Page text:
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Ocean Software Ltd
Arcade: Shoot-em-up
ZX Spectrum 48K/128K
Multiple schemes (see individual downloads)

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Jonathan Davies
Chris Bourne

Yes it's arcade conversion time, usually that part of the day when you load up with hopes high, only to be dashed on the rocks of crummy programming. Oh, and the fact that the original game wasn't much cop in the first place. But not this time. No, no, Nanette. Gryzor's a be of all right.

Okay, picture this. The Durrs from the planet Suna have infiltrated the Earth's defences and set up a base which contains an atmosphere processing plant. With tis they plan to start another ice age and take over the Earth in the ensuing chaos. I can think of better ways of doing it myself (the mind-control techniques of the alien known as 'Paul Daniels' being a case in point), but that's the plan.

Luckily, the people in charge of Earth's defences have got wind of this (oo-er) and have decided to send in everything they have to stop them. His name's Lance Gryzor and he's got enormous muscles and a trendy black headband. Why they didn't just call in the Marines (or a few Leeds supporters) isn't entirely clear, but we're lumbered with ol' Lance.

Still, you're not writing the plot - you just follow orders. So before you can shut down the atmospheric thingumy you'll have to smash through five main types of enemy defence.

The first part's probably the best. It's a sort of Green Beret lookalike, in which you must negotiate a horizontally scrolling landscape riddled with alien guards, gun emplacements and heaven knows worrelse. Shoot supply dumps and you can pick up loads of extra rinky weapons. Make sure you get your fave weapon while you can, 'cos you'll be stuck with it for the rest of the game.

When you've made it to the end of part one, blast a hole in the door and you're onto the second bit, a series of 3D tunnels. Shoot the target at the end of each corridor to move onto the next. Then blow your way through the main entrance, dodging the defences, and you're in...

...Part three. You're getting closer here, but first there's the side of a gorge to climb up. Watch out for falling boulders and rather short-looking aliens.

Next is the first stationary sequence, where you must knock out the zappers and blasters before they zap or blast you. Hard, but challenging. You'll then fight through variations of all these basic formats before reaching the final confrontation with the Alien. Shoot the alien heart for the amazing (hmmm) end-effect.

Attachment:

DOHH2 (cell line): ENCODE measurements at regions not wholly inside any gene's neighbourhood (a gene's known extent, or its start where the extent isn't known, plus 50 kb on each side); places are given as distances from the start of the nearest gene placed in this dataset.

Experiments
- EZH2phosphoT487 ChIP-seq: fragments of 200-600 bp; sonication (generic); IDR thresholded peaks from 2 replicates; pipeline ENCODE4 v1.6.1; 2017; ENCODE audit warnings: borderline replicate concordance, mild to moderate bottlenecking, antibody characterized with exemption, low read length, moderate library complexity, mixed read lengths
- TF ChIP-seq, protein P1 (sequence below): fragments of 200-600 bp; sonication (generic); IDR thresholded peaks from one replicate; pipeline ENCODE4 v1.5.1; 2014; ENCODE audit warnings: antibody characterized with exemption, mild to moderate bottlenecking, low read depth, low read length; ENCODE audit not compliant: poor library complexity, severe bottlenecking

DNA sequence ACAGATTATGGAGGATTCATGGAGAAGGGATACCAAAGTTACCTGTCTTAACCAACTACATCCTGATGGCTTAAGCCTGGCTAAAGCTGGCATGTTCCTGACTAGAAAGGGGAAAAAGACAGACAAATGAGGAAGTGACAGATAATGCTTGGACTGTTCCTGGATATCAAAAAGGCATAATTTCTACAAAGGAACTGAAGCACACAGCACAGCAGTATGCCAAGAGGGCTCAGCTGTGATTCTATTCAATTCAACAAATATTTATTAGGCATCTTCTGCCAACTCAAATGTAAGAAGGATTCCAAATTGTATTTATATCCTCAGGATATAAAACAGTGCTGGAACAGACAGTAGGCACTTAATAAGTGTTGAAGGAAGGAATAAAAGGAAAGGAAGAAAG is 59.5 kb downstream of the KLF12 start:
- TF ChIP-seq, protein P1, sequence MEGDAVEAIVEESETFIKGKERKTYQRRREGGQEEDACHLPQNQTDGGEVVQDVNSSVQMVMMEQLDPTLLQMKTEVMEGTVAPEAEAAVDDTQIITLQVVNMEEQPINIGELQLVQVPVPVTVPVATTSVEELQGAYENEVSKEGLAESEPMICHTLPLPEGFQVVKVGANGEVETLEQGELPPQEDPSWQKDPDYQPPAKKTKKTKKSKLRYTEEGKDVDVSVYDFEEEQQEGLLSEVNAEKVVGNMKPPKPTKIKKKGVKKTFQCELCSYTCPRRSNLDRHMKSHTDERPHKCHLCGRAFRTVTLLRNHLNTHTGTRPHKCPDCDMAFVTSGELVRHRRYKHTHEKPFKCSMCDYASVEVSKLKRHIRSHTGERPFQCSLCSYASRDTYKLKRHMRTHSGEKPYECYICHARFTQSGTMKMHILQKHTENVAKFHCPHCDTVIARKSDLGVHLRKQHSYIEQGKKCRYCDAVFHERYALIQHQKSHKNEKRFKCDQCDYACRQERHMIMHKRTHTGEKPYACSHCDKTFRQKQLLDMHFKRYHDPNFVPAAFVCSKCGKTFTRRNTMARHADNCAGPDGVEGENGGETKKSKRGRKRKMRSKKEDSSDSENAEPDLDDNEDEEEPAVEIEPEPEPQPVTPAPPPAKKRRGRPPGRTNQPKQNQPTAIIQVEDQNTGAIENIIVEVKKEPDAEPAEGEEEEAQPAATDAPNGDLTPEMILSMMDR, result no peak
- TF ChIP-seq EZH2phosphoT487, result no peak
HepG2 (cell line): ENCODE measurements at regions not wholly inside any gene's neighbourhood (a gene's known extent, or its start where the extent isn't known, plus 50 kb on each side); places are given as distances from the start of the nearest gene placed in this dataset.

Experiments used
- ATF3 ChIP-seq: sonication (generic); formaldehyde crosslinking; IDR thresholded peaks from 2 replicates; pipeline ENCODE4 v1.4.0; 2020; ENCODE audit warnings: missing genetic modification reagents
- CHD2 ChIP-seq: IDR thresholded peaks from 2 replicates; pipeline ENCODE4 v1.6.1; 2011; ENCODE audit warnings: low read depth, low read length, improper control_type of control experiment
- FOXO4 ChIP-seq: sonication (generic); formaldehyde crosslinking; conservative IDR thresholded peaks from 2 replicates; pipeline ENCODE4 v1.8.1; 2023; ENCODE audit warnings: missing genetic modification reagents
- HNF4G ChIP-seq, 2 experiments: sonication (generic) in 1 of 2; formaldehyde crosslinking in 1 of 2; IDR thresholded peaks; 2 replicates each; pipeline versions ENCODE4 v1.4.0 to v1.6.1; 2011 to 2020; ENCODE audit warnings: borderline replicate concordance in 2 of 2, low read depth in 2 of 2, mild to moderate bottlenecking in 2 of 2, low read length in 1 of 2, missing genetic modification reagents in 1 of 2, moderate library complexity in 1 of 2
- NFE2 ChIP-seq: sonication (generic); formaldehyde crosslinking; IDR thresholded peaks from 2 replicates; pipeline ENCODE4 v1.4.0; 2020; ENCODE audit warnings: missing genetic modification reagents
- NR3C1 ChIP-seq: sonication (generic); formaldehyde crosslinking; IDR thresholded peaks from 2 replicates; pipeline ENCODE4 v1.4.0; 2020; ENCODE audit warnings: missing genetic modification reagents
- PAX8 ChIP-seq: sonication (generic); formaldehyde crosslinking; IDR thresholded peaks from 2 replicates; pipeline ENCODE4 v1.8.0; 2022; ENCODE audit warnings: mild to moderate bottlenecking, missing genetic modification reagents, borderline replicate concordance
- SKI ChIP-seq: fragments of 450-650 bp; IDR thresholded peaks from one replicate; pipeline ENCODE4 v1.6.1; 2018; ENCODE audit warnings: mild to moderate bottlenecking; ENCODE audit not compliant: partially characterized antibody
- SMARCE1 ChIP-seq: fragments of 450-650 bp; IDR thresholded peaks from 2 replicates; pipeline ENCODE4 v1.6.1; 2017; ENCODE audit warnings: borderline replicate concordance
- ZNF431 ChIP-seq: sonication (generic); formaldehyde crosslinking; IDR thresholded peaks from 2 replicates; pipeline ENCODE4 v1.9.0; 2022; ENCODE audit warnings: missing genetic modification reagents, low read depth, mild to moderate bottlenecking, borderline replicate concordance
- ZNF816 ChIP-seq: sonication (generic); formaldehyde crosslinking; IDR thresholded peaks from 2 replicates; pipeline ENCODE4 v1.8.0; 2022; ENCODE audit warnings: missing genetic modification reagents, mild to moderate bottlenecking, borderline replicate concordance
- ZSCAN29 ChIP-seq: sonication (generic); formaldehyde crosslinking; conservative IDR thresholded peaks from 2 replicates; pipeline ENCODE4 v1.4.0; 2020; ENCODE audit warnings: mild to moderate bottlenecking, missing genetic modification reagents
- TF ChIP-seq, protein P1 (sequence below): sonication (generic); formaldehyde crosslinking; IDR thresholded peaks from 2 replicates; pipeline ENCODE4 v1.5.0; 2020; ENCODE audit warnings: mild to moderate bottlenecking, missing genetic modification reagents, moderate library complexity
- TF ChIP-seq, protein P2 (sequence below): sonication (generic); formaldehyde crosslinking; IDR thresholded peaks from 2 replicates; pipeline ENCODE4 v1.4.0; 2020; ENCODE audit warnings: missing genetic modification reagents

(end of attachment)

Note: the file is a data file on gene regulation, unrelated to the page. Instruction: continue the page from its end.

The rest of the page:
Graphics are well up to scratch all through the various parts, with some deliciously smooth scrolling, and I'm reliably informed that apart from the omission of the odd exploding bridge or two, Gryzor's about as accurate a conversion as you can get. And with all the different sections to fight through, you certainly get your money's worth.

But what really makes Gryzor stand out from the millions of other conversions of scrolling arcade games with silly names that seem to be pouring forth at the moment, is that this one actually feels like an arcade game. The 128K sound FX and music certainly help to create an atmosphere of fag smoke, fruit machines and leather jackets, something almost unheard of before on a Spectrum.

I don't normally go in for the pumping-lead type of game, but they had to resort to crowbars to drag me away from this one and back into my straitjacket.

Nothing new, but this is one coin-op conversion that really works on the Spectrum.


Screenshot Text

Slogging through the jungle, with the only light relief provided by a few suicidal aliens. They make some decidedly interesting noises when hit by your gun, which can be upgraded, by the way, when you shoot those little square weapons dumps.

Making your way through the 3D maze, pick off the soldiers as they run across the end, just like a shooting gallery. (Don't mind me - I've always had this bloodthirsty streak!) And watch out for the knee-level rollers!